Hollywood knocks on China's door

Updated: 2013-07-01 20:19


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BEIJING - Keanu Reeves, the star of Hollywood blockbusters "Speed" and "The Matrix," is currently visiting cities in China to promote his directorial debut "Man of Tai Chi."

The upcoming action film, scheduled for release on July 5, is set in Beijing and centers around Chinese martial arts. The cast includes Chinese actors Karen Mok, Chen Hu and Ye Qing.

Industry observers believe that the China-US co-production indicates a deeper integration of the Hollywood film industry in the Chinese market.

An increasing number of Hollywood films are beginning to feature more obvious Chinese elements. Paramount Pictures announced in May that "Transformers 4," the latest entry in the "Transformers" sci-fi franchise, would be shot in China and feature Chinese actress Li Bingbing.

It was also in May that Hollywood action film "Iron Man 3" hit Chinese theaters. The blockbuster, produced by Marvel Entertainment and distributed by Walt Disney, came in a special edition for Chinese audiences, with three minutes of additional footage featuring Chinese actors Wang Xueqi and Fan Bingbing.

Though critics have questioned the significance of the added content, the movie turned out to be a huge box office success. According to China Film News, Iron Man 3 raked in 110 million yuan ($17.9 million) on its first day and has grossed 750 million yuan in total thus far.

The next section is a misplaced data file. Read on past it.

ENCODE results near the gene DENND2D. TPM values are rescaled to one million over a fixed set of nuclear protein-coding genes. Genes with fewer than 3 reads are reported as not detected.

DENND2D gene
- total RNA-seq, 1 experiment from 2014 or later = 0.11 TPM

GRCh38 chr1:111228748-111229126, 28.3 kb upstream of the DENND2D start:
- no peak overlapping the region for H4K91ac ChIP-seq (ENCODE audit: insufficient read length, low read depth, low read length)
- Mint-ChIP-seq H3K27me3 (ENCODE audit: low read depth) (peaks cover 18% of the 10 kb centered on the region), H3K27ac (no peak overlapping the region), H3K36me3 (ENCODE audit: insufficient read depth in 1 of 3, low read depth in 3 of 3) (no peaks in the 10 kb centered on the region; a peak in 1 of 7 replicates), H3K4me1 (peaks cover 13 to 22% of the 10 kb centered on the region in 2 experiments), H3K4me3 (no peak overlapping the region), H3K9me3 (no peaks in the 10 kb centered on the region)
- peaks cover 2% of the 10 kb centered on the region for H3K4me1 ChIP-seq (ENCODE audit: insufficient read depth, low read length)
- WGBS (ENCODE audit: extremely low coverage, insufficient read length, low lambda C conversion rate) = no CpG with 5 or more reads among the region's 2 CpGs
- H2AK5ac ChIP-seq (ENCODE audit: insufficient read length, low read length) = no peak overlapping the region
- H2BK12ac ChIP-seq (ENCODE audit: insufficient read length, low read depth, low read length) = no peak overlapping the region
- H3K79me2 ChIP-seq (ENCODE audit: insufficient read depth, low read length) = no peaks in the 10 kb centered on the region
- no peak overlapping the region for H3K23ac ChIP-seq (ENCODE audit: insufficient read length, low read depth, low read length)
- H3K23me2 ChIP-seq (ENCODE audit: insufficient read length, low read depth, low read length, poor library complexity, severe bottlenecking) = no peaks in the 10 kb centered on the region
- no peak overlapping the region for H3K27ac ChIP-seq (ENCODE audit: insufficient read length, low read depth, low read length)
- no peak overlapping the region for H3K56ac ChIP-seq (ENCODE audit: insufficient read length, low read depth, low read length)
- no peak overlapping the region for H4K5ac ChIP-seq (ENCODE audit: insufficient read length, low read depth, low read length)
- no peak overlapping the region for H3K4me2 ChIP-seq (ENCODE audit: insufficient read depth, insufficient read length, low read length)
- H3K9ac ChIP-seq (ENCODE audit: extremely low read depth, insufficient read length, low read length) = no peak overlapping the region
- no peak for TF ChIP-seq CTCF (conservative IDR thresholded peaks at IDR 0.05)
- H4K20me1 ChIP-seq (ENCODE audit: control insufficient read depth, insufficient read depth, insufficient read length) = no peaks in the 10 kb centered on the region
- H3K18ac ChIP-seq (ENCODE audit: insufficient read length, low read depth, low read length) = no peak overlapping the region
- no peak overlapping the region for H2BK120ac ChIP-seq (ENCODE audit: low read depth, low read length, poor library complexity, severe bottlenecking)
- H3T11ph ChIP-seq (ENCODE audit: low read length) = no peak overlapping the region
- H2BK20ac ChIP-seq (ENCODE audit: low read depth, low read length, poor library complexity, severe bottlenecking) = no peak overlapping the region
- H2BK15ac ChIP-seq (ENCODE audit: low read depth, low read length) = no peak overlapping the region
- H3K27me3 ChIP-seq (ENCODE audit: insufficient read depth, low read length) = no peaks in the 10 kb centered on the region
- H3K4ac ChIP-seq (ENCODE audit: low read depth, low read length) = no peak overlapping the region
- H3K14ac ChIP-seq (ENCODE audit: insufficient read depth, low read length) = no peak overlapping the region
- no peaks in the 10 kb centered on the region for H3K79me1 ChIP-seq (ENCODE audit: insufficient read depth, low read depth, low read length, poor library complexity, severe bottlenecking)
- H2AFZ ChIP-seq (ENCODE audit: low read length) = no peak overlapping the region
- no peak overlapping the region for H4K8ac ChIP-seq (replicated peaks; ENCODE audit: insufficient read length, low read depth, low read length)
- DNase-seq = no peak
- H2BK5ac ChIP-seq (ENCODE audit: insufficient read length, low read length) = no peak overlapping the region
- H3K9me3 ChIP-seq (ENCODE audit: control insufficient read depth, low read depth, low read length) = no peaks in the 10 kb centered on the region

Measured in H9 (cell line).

Zhang Huijun, president of the Beijing Film Academy, said Hollywood's focus on China, including co-investmens, shooting in China and China-themed films, reflects its recognition of China's increasingly prominent role in the global film industry.

According to statistics released by the State Administration of Radio Film and Television in January, the total value of the Chinese box office has soared to 17.07 billion yuan, making China the second-largest movie market in the world, only behind the United States

Recent data by China Film News showed that as of May 9, the total box office on the Chinese mainland had reached 7.85 billion yuan, a sharp increase compared with the 5.68 billion yuan recorded around the same period last year.

DreamWorks CEO Jeffrey Katzenberg said at the Fortune forum held in June in southwest China's city of Chengdu that China will overtake the US as the largest movie market in the world in five years.

As China's movie market gains importance globally, Hollywood film companies are rushing to find ways to get their share, Zhang said.

"Hollywood moviemakers are not only adding Chinese elements to their films, but also trying to internalize Chinese elements in their narratives and tell Chinese stories to global viewers," Zhang added.

DreamWorks set up a joint venture with China Media Capital and other companies in April to expand its fast-growing ties to China. The company plans to co-produce "Kung Fu Panda 3" in 2016 and release the first animated film created independently by local team DreamWorks East in 2017.

Jeffrey Katzenberg described the film as "a love letter to China."

However, Hollywood's tactics to woo Chinese moviegoers remain in doubt.

"Chinese audience are now preferring domestic films featuring daily lives, but Hollywood is only focusing on limited topics such as traditional Kung-fu. Thus the Hollywood tactics may not be enough to stir them up," Zhang said.